After all the talk about Saquon Barkley having to take hits, all the conjecture over who would deliver those deliberate but certainly delicate blows that would show everyone he is ready to play, all the build-up to how his knee would handle the rigors of contact, the running back emerged from Thursday’s practice with something unexpected.
A completely clean uniform.
Barkley never hit the ground, or so his laundry would have the world believe. There were no grass stains on his white long sleeve shirt, no muddy marks on his gray pants. That’s because no one brought him to the ground. The idea that he would be wrapped up and driven into the turf by a teammate?
"Remember," running backs coach Burton Burns said, "the objective is to not get tackled!"
His advice to Barkley before the workout: "Just go play and not make a big deal out of it."
That’s what Barkley did. He ran routes. He blocked in pass protection. He even took some handoffs and ran between blockers and would-be tacklers.
"They gave me some good shots," Barkley said following practice. "Today felt good."
More importantly, it felt … normal. As Burns said, it wasn’t a big deal. And that’s something to celebrate.
"That’s the positive thing, I was not really focusing on [the knee] too much," Barkley said.
The goal of Thursday was to see how he moved in a confined area. Over the past week or so he had mastered the open space of the football field, mostly by running passing routes. He took a handoff and carried a football "for the first time since I got hurt" in Wednesday’s practice when the players were in shells, then did it again on Thursday in full pads along with the rest of his rigors.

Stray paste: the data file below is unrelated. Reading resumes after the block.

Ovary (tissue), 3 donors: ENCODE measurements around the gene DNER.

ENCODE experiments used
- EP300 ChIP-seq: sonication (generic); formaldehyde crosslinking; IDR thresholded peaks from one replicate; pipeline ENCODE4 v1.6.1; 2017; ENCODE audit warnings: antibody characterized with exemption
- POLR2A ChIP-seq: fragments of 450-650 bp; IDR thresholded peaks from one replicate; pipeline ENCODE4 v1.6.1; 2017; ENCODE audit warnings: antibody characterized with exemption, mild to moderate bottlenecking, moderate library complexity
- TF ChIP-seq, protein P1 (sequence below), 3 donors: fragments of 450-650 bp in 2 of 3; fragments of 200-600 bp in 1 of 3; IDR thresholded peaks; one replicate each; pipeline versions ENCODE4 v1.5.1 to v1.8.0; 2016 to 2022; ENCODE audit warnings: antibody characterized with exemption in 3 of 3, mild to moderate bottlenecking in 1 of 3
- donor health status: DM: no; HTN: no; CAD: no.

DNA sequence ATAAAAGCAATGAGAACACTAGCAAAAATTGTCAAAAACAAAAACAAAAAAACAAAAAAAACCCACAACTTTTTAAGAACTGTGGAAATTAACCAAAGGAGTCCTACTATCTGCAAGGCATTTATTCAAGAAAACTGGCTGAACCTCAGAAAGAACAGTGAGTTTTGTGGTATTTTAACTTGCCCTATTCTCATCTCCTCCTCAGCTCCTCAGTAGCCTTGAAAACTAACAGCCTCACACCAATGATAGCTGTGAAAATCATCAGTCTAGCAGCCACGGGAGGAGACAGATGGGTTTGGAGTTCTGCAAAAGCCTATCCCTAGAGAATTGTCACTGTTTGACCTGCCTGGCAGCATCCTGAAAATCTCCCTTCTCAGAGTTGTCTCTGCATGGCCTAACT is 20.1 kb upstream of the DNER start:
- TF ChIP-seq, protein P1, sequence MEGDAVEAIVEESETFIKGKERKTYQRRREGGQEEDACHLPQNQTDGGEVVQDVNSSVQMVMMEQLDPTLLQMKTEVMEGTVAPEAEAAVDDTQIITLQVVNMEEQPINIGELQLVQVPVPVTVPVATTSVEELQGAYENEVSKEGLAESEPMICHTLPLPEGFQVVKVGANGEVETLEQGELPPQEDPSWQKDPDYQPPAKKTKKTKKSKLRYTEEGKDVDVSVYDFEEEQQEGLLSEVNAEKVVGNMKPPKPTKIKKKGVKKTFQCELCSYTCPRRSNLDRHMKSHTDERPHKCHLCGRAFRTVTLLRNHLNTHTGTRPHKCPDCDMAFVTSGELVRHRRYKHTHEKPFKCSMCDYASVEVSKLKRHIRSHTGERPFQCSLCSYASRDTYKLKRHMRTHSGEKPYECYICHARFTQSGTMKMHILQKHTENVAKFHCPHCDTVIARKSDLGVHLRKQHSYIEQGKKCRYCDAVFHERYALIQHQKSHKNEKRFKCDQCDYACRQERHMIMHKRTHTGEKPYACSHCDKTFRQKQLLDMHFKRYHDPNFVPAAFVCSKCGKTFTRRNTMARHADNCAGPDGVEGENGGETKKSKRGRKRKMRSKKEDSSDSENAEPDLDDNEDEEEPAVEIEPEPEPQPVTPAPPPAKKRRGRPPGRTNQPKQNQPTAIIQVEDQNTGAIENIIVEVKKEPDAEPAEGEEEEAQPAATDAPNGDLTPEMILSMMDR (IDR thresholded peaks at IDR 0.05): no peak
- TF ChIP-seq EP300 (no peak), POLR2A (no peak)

"There have been a lot of checkpoints along the way," he said of Thursday’s accomplishment. "I was going out there, trying to get back to full speed, trying to get back to football condition … I feel good. I’m taking it one day at a time."
The opener is just a little over a week away, and while Barkley appears ready to participate in that Sept. 12 game against the Broncos, no one has yet declared his status. Joe Judge said a decision on his availability would not be made until the middle of next week.
"He's done a hell of a job working hard to get back," offensive coordinator Jason Garrett said, stopping short of saying back for that first game.
So there remains a chance that after all of this rehab and recovery and running through garbage cans and even taking hits from teammates, the medical staff puts the kibosh on Barkley for the opener. The running back said he would accept that.
"I’ve been a team player this whole process," he said. "I’ve listened to the doctors, I’ve listened to the coaches, I’ve listened to the trainers. They have my best interest at heart. Whatever they feel is best for me and best for the team I’ll do."
Clearly, though, that is not the preferred outcome. Barkley, teammates and coaches always say, is pushing to do more than he is told. At some point, that game action will come.
"Maybe it might be one quarter, maybe it might be one play," Barkley said of what he’ll be allowed to do. "Whatever the opportunity is, when I’m back out there I know I’m going to be able to go and be who I am, the player I am."
Then he can finally get that uniform dirty.
Or maybe, if he’s that good, not.